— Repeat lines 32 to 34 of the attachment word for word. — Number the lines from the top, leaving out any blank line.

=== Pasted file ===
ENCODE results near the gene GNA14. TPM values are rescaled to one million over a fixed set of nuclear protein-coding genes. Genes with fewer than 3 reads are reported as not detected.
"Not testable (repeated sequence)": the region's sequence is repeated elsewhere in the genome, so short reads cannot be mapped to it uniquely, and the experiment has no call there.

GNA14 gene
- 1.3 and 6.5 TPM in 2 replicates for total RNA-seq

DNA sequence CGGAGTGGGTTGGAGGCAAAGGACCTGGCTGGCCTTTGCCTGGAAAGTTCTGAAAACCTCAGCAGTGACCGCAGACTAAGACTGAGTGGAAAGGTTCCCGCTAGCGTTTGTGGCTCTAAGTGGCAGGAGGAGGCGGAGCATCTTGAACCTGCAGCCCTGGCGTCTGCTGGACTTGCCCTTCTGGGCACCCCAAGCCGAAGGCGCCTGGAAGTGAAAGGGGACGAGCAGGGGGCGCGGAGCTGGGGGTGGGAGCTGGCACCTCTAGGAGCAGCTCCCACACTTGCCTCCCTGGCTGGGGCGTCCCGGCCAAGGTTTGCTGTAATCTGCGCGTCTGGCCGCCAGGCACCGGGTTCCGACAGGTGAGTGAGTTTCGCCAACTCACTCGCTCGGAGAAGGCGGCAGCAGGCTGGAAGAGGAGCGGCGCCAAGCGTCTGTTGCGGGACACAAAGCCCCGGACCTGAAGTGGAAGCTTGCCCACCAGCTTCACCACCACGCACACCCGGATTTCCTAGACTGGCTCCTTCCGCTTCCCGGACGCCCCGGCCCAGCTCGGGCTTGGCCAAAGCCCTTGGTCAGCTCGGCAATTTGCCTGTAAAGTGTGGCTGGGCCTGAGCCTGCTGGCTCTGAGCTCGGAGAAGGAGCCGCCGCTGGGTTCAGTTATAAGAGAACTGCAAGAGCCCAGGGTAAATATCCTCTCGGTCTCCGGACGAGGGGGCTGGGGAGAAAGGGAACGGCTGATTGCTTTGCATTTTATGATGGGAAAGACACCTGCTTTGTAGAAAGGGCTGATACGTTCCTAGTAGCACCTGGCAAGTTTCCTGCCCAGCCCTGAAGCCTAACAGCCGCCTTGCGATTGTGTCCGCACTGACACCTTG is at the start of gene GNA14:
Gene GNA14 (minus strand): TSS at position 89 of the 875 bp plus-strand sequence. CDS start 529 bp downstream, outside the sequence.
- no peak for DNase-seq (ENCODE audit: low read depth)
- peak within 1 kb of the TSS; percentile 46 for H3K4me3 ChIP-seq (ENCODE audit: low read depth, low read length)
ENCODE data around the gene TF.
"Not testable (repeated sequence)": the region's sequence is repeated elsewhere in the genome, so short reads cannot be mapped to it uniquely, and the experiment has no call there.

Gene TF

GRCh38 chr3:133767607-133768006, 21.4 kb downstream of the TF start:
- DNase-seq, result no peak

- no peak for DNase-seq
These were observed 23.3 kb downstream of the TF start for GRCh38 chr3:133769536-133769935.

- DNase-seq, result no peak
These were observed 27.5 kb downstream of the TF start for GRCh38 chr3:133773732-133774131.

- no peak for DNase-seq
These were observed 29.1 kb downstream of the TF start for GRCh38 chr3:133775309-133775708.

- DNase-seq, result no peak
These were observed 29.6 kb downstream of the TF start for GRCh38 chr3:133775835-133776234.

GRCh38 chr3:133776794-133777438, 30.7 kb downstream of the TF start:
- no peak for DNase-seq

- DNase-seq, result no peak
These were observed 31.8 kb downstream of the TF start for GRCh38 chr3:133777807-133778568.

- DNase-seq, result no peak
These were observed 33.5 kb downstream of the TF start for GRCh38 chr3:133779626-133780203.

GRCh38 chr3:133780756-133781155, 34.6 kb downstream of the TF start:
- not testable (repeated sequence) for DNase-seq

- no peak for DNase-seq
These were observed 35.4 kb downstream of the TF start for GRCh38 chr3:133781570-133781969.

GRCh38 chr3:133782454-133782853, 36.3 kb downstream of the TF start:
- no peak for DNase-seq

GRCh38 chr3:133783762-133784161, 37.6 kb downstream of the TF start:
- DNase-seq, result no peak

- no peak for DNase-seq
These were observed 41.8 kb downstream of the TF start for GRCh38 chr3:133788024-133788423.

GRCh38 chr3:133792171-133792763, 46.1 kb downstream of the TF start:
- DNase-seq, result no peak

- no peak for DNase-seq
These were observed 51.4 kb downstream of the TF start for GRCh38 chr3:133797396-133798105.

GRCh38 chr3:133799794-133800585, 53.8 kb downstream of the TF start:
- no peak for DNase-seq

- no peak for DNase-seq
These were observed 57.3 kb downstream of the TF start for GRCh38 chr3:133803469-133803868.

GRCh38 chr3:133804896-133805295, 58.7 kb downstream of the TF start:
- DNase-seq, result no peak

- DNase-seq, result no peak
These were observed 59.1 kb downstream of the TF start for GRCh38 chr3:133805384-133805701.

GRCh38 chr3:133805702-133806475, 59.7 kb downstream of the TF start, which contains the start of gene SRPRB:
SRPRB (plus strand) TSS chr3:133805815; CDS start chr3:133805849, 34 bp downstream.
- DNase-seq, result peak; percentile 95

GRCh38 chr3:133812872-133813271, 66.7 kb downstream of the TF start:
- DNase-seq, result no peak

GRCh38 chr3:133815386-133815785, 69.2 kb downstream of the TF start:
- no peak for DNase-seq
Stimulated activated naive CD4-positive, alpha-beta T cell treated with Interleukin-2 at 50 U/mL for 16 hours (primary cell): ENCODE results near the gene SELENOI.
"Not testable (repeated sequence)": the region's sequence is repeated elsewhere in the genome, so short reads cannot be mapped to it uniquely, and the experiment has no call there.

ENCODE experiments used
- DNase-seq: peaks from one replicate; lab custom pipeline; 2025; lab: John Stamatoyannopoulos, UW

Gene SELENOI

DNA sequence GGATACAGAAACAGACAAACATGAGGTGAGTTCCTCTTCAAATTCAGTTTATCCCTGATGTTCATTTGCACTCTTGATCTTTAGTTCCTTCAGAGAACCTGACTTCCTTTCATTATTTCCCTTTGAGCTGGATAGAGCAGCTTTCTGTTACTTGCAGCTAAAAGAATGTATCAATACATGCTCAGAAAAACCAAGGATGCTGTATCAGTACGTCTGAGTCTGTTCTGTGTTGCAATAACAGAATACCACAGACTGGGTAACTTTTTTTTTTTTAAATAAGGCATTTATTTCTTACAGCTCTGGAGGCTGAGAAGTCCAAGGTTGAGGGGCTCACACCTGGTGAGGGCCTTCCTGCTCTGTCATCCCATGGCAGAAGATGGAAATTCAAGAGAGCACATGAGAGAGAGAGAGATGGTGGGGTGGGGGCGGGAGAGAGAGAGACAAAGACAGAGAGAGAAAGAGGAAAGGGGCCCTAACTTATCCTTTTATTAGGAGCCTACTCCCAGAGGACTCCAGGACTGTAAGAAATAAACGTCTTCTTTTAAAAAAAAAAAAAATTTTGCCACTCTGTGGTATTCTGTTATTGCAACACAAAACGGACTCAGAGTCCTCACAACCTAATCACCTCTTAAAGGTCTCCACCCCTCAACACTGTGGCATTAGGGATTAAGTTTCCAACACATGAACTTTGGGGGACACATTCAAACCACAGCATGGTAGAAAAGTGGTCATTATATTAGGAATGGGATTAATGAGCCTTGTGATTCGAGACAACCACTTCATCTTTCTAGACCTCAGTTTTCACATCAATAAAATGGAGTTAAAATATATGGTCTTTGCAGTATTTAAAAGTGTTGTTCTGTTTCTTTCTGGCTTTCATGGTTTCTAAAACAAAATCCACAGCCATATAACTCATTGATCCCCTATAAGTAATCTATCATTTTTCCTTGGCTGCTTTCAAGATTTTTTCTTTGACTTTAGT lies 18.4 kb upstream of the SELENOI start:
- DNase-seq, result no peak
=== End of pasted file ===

GRCh38 chr3:133782454-133782853, 36.3 kb downstream of the TF start:
- no peak for DNase-seq

GRCh38 chr3:133783762-133784161, 37.6 kb downstream of the TF start: